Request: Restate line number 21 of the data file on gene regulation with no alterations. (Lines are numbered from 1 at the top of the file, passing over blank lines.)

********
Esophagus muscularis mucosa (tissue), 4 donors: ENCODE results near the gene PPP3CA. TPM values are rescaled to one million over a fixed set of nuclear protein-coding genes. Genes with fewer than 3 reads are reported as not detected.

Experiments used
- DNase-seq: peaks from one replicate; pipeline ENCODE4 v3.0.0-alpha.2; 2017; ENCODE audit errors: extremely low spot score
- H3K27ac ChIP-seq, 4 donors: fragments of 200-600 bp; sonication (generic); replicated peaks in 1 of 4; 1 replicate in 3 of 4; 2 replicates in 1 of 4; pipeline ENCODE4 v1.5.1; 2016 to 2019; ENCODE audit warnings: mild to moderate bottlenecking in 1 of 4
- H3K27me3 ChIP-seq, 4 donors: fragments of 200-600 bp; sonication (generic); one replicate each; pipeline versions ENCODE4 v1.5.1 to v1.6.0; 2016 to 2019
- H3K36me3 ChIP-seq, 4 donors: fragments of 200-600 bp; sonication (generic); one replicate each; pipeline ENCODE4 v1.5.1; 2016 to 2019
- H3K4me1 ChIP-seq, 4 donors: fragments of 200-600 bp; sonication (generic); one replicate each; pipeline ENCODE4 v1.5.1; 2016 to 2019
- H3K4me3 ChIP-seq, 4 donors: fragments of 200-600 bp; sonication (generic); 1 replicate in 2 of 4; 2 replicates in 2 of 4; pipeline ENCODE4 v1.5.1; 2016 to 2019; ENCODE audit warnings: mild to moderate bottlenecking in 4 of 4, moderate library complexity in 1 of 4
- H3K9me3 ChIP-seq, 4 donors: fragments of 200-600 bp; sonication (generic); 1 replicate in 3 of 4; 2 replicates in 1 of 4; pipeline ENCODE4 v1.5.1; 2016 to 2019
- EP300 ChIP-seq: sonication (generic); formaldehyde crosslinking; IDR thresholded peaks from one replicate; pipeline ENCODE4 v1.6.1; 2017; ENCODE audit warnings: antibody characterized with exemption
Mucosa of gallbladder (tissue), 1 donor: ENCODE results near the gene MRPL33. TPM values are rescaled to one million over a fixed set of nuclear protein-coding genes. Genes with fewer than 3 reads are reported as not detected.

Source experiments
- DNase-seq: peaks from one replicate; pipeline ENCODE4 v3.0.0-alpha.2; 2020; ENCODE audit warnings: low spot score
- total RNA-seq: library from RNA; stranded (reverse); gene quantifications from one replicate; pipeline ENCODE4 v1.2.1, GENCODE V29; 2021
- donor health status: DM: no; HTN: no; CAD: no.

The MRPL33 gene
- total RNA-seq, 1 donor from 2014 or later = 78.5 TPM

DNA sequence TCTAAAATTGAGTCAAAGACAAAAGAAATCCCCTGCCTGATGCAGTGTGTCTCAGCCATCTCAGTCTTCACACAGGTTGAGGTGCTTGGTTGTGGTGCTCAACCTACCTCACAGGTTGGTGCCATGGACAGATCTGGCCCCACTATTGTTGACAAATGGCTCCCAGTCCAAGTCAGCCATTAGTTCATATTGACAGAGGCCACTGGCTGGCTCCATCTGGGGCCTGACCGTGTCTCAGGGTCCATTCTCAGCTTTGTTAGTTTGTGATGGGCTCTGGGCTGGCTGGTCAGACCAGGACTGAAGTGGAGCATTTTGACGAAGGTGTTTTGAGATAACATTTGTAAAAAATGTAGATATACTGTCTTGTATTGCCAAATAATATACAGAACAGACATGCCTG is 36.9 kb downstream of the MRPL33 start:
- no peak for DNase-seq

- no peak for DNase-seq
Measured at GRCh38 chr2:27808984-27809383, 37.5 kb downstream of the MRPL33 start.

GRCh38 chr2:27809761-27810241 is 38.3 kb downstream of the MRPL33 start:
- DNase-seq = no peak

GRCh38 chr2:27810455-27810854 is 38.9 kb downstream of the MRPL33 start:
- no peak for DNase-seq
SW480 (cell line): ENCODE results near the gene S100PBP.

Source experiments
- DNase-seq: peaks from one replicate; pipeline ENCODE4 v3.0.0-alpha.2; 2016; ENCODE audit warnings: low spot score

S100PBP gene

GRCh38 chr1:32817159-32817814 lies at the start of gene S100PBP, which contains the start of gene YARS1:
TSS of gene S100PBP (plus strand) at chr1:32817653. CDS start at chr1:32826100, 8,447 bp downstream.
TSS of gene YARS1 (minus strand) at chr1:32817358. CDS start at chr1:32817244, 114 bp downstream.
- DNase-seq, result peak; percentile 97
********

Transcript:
Measured at GRCh38 chr2:27808984-27809383, 37.5 kb downstream of the MRPL33 start.